If Sony is looking for a heavyweight contender in the battle for semi-pro camcorder supremacy then the EX1 might well be it.
Well, it would be if the battle could be won at the weigh-in. You see the first thing we noticed when removing this new cam from the box was its weight. At 2.8kg it is a bit of a back-breaker but further investigation revealed some nifty innovations that go some way to compensate.
Sony's heavyweight camcorder
The EX1 is slightly larger and 400 grams heavier than its forbearer, the Sony Z1 HDV cam. One giant difference between the Z1 and EX1 is that the latter has no tape mechanism. The video is recorded on to Sony’s brand-new solid-state format, the SxS memory card.
The EX1 captures video images via three 1/2-inch CMOS sensors and processes this information into a variety of video formats but they are all HD. If you require standard- definition video then all you have to do is down convert when you play out from the camera to your capture device.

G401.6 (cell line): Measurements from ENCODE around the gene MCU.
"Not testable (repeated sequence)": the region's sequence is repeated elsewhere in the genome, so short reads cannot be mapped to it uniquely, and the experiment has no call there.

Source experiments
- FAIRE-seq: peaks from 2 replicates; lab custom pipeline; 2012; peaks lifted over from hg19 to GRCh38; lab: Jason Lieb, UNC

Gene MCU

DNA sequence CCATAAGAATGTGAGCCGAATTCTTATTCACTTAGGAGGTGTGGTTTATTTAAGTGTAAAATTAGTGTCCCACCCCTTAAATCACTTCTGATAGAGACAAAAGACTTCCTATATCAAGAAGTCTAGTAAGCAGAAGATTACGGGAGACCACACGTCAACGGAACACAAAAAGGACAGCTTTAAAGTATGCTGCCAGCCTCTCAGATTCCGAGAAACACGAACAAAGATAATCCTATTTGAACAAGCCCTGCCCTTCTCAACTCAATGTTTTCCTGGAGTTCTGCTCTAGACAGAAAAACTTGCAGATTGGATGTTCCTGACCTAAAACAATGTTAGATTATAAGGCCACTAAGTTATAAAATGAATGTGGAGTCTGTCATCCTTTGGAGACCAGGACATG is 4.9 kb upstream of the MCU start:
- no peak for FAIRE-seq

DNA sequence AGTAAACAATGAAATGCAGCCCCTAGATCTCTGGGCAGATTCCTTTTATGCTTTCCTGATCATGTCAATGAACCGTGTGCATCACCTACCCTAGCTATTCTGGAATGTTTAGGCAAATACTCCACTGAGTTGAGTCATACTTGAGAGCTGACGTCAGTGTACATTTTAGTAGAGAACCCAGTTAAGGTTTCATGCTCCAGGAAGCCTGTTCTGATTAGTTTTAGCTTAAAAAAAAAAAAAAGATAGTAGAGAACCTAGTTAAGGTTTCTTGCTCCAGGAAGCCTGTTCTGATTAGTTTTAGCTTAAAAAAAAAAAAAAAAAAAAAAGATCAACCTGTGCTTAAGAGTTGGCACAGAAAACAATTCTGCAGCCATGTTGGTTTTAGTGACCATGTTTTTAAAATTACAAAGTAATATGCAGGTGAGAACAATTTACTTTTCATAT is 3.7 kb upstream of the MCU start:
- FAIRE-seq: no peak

Well designed cam
Our first impressions of the cam were positive. It looks and feels well built and the hefty Fujinon HD lens is a massive improvement on the Z1’s inferior lens.
Sony has retained the excellent lens hood with built-in barn door shutters but the new lens has a manual focus ring with end-stops so you know when you have reached infinity or minimum focus.
Without end-stops focusing has always been a very vague procedure as the focus ring will keep turning indefinitely. The addition of stops helps distinguish pro-kit from consumer camcorders.
The lens also has a proper iris ring which is a fantastic improvement on the Z1. We found setting both exposure and focus was precise, fast and comfortable unlike most other cameras in the semi-pro range.